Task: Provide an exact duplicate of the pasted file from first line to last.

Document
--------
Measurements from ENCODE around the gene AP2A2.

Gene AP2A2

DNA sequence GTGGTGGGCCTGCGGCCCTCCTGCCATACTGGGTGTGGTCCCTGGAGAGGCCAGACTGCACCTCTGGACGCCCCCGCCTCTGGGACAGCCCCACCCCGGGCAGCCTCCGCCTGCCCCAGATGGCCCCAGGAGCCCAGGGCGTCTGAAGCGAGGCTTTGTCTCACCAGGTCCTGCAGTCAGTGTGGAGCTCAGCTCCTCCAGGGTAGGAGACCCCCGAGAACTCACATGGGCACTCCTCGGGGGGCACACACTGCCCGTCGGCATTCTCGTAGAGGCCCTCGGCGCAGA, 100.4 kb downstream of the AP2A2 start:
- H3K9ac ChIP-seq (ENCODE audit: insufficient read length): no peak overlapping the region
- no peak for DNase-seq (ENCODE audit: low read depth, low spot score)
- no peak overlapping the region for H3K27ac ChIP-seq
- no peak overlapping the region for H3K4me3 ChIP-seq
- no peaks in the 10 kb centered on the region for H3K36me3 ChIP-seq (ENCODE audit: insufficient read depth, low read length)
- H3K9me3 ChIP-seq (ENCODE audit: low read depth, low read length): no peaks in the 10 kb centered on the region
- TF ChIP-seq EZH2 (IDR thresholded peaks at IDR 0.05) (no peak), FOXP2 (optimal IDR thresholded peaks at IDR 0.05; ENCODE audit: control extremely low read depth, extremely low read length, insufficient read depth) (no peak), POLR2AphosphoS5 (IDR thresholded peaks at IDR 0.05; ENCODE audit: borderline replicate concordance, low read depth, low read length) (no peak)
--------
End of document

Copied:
Measurements from ENCODE around the gene AP2A2.

Gene AP2A2

DNA sequence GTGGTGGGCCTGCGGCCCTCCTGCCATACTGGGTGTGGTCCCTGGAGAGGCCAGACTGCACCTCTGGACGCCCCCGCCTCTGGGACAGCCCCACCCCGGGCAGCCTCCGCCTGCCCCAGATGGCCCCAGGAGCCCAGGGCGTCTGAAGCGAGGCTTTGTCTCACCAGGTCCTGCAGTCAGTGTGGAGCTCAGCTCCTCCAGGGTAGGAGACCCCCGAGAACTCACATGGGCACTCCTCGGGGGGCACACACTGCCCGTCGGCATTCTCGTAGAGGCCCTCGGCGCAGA, 100.4 kb downstream of the AP2A2 start:
- H3K9ac ChIP-seq (ENCODE audit: insufficient read length): no peak overlapping the region
- no peak for DNase-seq (ENCODE audit: low read depth, low spot score)
- no peak overlapping the region for H3K27ac ChIP-seq
- no peak overlapping the region for H3K4me3 ChIP-seq
- no peaks in the 10 kb centered on the region for H3K36me3 ChIP-seq (ENCODE audit: insufficient read depth, low read length)
- H3K9me3 ChIP-seq (ENCODE audit: low read depth, low read length): no peaks in the 10 kb centered on the region
- TF ChIP-seq EZH2 (IDR thresholded peaks at IDR 0.05) (no peak), FOXP2 (optimal IDR thresholded peaks at IDR 0.05; ENCODE audit: control extremely low read depth, extremely low read length, insufficient read depth) (no peak), POLR2AphosphoS5 (IDR thresholded peaks at IDR 0.05; ENCODE audit: borderline replicate concordance, low read depth, low read length) (no peak)